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During the past ten years, several theories have been proposed on the origin of the diversity of antibodies. George P. Smith presents a critical study of these theories in this detailed treatment of immunological problems from the point of view of molecular genetics.
Smith uses a new and simplifying approach to this long-standing controversy. By a comprehensive computerized analysis of antibody amino acid sequences (particularly the myeloma proteins), the author traces their evolution and matches his results against the expectations of the various theories of diversity. He discusses at length the other types of evidence as well.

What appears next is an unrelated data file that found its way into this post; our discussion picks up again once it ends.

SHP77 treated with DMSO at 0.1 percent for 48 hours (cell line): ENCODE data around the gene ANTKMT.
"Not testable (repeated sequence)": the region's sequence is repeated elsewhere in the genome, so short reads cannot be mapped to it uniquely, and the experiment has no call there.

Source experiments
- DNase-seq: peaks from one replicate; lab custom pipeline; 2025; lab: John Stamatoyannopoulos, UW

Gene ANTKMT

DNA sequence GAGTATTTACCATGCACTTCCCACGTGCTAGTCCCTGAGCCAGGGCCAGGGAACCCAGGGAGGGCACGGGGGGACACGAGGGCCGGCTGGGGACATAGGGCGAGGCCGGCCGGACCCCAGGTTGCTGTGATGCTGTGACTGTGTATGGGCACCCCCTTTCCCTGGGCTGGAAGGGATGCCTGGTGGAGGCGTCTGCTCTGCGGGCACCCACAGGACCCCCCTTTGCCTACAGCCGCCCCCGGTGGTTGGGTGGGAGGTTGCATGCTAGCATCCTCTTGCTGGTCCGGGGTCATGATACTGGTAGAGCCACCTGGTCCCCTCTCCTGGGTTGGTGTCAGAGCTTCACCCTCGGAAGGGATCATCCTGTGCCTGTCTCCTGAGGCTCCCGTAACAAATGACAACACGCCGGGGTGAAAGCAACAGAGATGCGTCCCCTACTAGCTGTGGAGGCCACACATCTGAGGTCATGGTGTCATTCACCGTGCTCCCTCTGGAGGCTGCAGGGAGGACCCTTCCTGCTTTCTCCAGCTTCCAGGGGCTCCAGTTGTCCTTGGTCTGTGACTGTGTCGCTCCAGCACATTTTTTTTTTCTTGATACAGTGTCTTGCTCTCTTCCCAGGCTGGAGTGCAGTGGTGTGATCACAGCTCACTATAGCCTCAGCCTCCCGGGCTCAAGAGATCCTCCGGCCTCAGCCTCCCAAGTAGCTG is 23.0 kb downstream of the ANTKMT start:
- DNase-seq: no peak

Smith also deals with the clonal specialization of cells to produce a single antibody, and the relationship of this specialization to the somatic joining of antibody half-genes, which is one of the immune system’s most important peculiarities.
Introductory material is provided to make this work understandable to molecular geneticists not versed in immunology and to immunologists not versed in molecular genetics.
This is a timely book offering a succinct and coherent summary of the various lines of evidence in a confused and controversial field.